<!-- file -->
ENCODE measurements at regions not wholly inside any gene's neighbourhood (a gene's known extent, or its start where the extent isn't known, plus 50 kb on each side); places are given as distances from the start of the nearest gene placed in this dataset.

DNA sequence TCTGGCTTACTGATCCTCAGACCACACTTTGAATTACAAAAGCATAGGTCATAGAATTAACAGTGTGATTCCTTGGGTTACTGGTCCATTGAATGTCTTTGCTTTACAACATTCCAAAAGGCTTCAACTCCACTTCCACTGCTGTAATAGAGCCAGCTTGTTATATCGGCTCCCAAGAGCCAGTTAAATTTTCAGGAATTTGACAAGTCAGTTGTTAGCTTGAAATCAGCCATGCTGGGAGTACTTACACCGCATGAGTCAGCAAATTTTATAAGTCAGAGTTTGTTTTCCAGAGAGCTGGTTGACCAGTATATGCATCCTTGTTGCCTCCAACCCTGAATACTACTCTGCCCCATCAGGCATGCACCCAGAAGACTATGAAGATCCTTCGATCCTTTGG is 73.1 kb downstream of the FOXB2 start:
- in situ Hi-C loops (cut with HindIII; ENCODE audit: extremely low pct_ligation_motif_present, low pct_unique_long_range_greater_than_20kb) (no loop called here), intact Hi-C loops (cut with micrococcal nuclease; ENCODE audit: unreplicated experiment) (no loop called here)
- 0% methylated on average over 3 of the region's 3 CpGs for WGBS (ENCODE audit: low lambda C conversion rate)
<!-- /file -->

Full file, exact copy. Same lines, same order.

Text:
ENCODE measurements at regions not wholly inside any gene's neighbourhood (a gene's known extent, or its start where the extent isn't known, plus 50 kb on each side); places are given as distances from the start of the nearest gene placed in this dataset.

DNA sequence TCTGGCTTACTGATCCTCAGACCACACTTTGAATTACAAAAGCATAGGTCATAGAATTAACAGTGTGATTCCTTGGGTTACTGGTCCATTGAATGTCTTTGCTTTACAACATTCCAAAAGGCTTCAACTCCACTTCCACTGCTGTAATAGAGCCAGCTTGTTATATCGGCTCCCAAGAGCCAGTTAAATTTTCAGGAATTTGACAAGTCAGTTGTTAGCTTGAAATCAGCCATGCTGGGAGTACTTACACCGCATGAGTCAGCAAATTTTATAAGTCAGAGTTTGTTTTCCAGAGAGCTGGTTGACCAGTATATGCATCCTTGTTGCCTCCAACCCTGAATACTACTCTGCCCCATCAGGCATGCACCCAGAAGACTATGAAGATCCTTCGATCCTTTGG is 73.1 kb downstream of the FOXB2 start:
- in situ Hi-C loops (cut with HindIII; ENCODE audit: extremely low pct_ligation_motif_present, low pct_unique_long_range_greater_than_20kb) (no loop called here), intact Hi-C loops (cut with micrococcal nuclease; ENCODE audit: unreplicated experiment) (no loop called here)
- 0% methylated on average over 3 of the region's 3 CpGs for WGBS (ENCODE audit: low lambda C conversion rate)